Finishing up the evening with the banquet dinner was a great experience and honor. Hearing speeches from the many Japanese American people who had overcome the adversity of the past, and achieved greatness in the country, was very inspiring. From senators, the Secretary of Transportation, corporation presidents, doctors, and even superstars like George Takei, Japanese American people have proven that even with all of the hard times that they have faced, they were still able to rise above the hate and violence and become some of the most powerful and influential people in the nation. Truly these are people that all Americans can learn something from.
The final day at the conference was something that I can honestly say made me change the way I think about life. It was a day that I will always remember and look back on whenever I feel that my life is too hard or that I am stressed out about my situation. This was the day that I visited Amache. It was hard enough for me to come to terms with my ignorance on the majority of the subject matter of the conference, but now I was being faced with something that made me feel worse. Not only did I not know that there were internment camps in America, I had no clue that there was one right in my own backyard! Amache, located in Granada, CO, is a mere 3 hours from my city. Visiting the camp was a completely humbling experience. The place was an absolute desert, slapped right in the middle of nowhere. “How could anyone possibly live in a place such as this?” I asked myself this question over and over, not being able to comprehend how hard it must have been for the people there. It was harder, still, to hear the people on the tour with me saying “this is where our family was,” pointing to one of the spots on the map. How could we do such a thing to so many people? I remember thinking to myself, “how dare I sit at home on my nice couch, in my air conditioned house, complaining about not being able to eat a steak dinner tonight and have to settle for home cooking? These people had absolutely nothing to speak of, and they survived far worse conditions than I could ever imagine!” As we waked around the camp, I began to realize that this was the reason that these stories needed to be told. This was the reason that organizations like JANM and great programs like the one at Granada High School needed to be around. Without the students and staff at Granada High School, Amache would have been “erased” from the history books. Without JANM, the entire story of the Japanese American people would be gone forever. America wouldn’t be the same.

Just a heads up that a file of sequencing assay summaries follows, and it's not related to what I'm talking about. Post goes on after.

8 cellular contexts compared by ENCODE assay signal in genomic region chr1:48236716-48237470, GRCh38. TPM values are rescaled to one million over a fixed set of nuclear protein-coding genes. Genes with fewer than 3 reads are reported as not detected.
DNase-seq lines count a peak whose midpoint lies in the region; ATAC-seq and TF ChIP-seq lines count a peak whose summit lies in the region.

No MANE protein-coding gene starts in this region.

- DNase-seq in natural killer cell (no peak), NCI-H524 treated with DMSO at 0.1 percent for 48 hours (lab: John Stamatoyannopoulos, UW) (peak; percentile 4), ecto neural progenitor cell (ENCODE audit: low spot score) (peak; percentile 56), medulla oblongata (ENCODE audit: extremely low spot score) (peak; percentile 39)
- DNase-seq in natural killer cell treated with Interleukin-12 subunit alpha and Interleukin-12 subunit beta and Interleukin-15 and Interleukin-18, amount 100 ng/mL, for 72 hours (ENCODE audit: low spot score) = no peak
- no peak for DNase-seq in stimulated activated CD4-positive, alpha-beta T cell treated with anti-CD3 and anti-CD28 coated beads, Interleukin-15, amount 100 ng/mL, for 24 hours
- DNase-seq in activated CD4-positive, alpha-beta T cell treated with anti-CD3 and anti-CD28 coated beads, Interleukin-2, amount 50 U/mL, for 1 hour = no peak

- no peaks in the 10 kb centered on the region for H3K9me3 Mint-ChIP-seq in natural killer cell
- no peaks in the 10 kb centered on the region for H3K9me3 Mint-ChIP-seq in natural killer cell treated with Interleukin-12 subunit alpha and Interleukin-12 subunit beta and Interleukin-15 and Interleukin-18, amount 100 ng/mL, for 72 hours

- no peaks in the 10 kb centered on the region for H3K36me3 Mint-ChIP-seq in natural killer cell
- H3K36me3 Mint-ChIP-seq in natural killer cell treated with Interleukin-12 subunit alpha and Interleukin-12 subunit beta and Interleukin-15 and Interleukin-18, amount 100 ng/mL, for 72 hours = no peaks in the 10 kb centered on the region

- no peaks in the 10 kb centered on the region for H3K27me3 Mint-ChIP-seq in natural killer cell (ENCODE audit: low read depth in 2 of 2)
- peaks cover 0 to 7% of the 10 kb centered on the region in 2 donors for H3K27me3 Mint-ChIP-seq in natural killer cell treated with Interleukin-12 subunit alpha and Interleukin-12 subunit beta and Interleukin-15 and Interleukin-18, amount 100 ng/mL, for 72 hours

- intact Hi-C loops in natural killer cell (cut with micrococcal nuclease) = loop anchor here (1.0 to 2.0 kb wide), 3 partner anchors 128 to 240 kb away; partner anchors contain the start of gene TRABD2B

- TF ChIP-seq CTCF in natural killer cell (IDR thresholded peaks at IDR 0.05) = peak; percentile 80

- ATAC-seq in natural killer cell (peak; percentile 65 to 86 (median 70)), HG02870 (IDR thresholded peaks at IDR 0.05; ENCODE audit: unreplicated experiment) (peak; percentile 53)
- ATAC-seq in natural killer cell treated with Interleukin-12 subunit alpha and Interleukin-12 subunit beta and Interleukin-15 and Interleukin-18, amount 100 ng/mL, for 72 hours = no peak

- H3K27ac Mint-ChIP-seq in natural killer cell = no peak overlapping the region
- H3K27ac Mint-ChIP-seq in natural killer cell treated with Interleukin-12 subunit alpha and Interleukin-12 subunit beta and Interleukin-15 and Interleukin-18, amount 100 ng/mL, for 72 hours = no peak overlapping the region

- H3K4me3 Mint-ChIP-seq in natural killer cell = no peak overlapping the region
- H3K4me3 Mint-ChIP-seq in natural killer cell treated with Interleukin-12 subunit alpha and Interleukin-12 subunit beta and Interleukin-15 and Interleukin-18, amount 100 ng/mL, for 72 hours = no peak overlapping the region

In closing, I would like to sincerely thank the Japanese American National Museum for giving me the opportunity to attend such a spectacular event. It has been a great honor and privilege for this humble college student to be able to share a part of your history with you, and it has made my determination to advocate multicultural diversity that much stronger. The question, “whose America, who’s American?” has clearly been answered. This country belongs to all of us. Not just whites, or blacks, or Indians, or Asians, but everyone. It is our greatest duty as American citizens to make sure that we keep it that way, even in the face of the greatest adversity. The scope of the service that you are doing for everyone in America is absolutely astounding, but it is evident that sharing the story of the Japanese American experience is in more than capable hands. I hope to be able to attend more of the museum’s events in the future, and wish for their continued success in keeping stories like this alive in the hearts and minds of others throughout the nation.
Mike Pugh is a Cultural Anthropology and Linguistics double major focusing on Japanese and Spanish. He is currently attending Pikes Peak Community College in Colorado Springs and is 5 classes away from receiving his Associates of Arts. His goal is to spread the understanding of different American cultures and bridge language barriers between peoples in the US and other countries.